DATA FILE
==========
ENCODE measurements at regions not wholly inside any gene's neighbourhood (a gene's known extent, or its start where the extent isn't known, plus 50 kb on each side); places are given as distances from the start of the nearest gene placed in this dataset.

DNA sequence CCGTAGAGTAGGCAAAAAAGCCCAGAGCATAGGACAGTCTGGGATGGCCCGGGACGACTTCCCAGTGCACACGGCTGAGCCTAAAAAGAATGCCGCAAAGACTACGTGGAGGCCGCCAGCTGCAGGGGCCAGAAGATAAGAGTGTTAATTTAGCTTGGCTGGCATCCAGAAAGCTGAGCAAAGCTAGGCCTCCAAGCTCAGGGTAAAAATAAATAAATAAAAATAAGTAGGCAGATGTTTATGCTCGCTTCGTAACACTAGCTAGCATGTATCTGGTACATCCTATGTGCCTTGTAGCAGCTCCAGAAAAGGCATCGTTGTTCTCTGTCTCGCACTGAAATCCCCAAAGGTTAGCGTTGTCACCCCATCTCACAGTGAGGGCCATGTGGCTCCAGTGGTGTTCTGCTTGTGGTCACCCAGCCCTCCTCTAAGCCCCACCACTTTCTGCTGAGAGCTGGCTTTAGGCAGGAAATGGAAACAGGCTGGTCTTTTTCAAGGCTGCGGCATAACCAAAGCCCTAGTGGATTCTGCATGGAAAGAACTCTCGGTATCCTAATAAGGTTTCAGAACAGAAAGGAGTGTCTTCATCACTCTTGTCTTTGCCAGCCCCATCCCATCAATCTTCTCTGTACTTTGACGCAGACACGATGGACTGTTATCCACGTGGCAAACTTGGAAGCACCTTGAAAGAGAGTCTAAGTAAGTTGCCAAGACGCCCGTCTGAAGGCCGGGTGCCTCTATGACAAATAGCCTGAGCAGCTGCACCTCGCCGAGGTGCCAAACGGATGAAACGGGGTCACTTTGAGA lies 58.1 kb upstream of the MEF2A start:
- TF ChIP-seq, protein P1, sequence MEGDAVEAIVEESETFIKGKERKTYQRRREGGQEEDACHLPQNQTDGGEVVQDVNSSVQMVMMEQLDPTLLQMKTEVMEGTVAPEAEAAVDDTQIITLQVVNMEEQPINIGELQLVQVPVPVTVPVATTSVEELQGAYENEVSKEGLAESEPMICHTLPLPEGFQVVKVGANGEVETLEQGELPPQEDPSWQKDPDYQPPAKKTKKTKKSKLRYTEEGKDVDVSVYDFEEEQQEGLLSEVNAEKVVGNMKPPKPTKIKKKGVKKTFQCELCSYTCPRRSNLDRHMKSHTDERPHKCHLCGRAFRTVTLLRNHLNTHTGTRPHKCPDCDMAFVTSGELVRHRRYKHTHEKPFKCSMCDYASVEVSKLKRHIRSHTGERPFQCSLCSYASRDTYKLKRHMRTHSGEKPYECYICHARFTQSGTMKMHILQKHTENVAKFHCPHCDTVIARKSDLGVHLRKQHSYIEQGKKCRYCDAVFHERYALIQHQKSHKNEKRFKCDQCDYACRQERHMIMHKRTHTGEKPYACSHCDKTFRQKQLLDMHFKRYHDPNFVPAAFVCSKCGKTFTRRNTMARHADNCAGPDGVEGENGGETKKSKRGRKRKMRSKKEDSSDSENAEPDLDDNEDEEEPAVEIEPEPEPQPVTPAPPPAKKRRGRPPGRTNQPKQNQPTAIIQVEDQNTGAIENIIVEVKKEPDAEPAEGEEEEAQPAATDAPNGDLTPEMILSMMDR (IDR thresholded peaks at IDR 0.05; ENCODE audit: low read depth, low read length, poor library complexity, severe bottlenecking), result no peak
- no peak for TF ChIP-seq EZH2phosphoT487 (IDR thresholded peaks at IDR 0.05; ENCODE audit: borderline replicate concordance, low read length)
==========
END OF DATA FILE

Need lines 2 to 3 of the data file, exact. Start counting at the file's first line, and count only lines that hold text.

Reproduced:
DNA sequence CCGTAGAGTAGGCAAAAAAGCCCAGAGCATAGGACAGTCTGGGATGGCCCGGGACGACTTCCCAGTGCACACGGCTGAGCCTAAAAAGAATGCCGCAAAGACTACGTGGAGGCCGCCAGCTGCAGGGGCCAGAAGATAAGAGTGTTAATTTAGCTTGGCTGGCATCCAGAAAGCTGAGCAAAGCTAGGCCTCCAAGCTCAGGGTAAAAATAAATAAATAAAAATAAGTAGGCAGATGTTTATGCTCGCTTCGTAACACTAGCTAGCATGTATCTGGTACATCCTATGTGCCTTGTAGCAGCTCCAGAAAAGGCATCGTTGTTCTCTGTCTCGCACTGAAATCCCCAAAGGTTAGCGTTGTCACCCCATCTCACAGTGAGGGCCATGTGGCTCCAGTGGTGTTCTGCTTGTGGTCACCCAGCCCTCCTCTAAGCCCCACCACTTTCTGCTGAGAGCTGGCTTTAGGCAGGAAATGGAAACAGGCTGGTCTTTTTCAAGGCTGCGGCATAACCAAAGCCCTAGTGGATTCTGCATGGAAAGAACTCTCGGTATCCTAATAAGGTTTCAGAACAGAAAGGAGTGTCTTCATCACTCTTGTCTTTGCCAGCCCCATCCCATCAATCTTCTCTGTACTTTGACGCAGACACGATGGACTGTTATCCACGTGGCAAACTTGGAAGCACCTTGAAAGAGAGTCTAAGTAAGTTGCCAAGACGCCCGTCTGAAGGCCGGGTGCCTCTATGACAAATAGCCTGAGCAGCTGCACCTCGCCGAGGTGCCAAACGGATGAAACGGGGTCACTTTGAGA lies 58.1 kb upstream of the MEF2A start:
- TF ChIP-seq, protein P1, sequence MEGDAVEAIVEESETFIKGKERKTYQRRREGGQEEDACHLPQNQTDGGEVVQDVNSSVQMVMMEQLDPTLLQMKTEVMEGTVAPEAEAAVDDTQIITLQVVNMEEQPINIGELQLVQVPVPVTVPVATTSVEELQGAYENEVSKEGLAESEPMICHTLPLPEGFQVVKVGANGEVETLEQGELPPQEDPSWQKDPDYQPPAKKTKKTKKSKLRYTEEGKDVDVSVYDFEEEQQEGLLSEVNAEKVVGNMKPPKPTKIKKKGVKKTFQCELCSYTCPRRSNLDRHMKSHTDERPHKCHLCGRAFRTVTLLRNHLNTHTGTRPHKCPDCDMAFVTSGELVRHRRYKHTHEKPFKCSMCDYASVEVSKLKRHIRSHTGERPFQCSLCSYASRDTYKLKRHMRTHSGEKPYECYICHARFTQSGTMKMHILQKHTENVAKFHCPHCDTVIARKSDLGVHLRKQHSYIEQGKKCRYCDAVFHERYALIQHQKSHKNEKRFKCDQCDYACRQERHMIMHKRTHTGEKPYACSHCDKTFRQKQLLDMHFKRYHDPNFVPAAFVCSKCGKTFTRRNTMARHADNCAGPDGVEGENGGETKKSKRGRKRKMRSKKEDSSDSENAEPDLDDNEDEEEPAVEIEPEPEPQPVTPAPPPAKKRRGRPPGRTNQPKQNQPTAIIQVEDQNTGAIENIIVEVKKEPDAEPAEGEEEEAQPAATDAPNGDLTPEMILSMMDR (IDR thresholded peaks at IDR 0.05; ENCODE audit: low read depth, low read length, poor library complexity, severe bottlenecking), result no peak